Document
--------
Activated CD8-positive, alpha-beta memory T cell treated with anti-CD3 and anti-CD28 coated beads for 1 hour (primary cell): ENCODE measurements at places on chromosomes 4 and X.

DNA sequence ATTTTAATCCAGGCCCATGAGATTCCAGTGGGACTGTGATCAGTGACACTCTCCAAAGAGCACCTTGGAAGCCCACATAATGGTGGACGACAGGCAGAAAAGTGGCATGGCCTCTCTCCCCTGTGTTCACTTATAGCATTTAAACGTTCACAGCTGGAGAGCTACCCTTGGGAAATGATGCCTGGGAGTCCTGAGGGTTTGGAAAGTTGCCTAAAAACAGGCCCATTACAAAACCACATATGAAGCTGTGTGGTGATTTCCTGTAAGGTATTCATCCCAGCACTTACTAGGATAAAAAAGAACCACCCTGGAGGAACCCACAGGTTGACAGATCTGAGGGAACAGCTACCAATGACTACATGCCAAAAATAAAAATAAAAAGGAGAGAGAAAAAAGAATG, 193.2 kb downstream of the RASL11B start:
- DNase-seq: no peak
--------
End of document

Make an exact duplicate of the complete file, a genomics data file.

Activated CD8-positive, alpha-beta memory T cell treated with anti-CD3 and anti-CD28 coated beads for 1 hour (primary cell): ENCODE measurements at places on chromosomes 4 and X.

DNA sequence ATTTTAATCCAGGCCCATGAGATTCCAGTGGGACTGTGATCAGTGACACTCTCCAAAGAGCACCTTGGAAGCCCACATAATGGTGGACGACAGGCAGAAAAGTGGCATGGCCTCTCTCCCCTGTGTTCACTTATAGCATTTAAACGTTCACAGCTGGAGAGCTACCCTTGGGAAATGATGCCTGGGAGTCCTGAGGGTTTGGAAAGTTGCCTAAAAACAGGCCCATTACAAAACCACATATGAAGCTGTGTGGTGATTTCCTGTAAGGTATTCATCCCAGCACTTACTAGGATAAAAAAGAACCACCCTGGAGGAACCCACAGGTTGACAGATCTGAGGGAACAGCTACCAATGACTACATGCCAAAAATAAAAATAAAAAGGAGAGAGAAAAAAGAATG, 193.2 kb downstream of the RASL11B start:
- DNase-seq: no peak